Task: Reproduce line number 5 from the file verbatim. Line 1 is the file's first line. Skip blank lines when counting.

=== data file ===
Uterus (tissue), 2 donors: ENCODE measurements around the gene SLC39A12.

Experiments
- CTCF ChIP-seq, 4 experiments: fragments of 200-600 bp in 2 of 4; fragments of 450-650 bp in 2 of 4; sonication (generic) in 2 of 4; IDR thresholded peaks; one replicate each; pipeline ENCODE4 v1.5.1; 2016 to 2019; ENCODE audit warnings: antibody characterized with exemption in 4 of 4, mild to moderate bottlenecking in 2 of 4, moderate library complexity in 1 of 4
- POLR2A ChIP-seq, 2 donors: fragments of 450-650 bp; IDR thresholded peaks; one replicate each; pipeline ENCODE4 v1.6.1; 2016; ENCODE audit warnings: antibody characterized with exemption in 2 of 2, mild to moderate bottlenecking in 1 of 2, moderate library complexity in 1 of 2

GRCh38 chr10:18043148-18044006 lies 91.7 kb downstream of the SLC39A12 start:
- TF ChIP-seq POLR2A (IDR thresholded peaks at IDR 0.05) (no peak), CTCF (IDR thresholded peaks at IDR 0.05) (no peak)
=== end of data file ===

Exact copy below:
GRCh38 chr10:18043148-18044006 lies 91.7 kb downstream of the SLC39A12 start: